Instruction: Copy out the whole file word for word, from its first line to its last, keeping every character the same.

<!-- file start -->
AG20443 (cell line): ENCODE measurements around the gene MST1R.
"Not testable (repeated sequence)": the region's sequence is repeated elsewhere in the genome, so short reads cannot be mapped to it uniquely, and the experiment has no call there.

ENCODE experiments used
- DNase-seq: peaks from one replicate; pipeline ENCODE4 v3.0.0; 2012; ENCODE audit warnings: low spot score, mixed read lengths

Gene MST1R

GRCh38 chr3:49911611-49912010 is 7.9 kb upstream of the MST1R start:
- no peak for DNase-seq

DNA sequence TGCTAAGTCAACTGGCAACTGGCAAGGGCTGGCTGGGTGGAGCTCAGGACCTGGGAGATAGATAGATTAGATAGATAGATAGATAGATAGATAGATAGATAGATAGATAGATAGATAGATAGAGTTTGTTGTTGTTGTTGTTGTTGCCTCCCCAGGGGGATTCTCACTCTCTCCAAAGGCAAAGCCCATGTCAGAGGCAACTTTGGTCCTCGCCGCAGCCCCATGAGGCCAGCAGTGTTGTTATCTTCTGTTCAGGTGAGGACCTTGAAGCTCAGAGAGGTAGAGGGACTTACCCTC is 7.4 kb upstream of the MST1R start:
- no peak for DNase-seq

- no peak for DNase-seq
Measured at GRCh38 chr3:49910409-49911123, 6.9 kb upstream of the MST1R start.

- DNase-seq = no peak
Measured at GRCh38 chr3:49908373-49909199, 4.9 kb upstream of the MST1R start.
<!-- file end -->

AG20443 (cell line): ENCODE measurements around the gene MST1R.
"Not testable (repeated sequence)": the region's sequence is repeated elsewhere in the genome, so short reads cannot be mapped to it uniquely, and the experiment has no call there.

ENCODE experiments used
- DNase-seq: peaks from one replicate; pipeline ENCODE4 v3.0.0; 2012; ENCODE audit warnings: low spot score, mixed read lengths

Gene MST1R

GRCh38 chr3:49911611-49912010 is 7.9 kb upstream of the MST1R start:
- no peak for DNase-seq

DNA sequence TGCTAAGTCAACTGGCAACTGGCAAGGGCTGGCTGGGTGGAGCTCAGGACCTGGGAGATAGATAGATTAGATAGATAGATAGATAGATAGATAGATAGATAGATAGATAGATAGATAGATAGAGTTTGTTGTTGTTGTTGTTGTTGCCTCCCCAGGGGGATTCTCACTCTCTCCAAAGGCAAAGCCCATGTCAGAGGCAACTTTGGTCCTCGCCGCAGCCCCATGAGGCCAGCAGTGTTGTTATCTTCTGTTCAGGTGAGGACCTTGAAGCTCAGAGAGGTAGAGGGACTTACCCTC is 7.4 kb upstream of the MST1R start:
- no peak for DNase-seq

- no peak for DNase-seq
Measured at GRCh38 chr3:49910409-49911123, 6.9 kb upstream of the MST1R start.

- DNase-seq = no peak
Measured at GRCh38 chr3:49908373-49909199, 4.9 kb upstream of the MST1R start.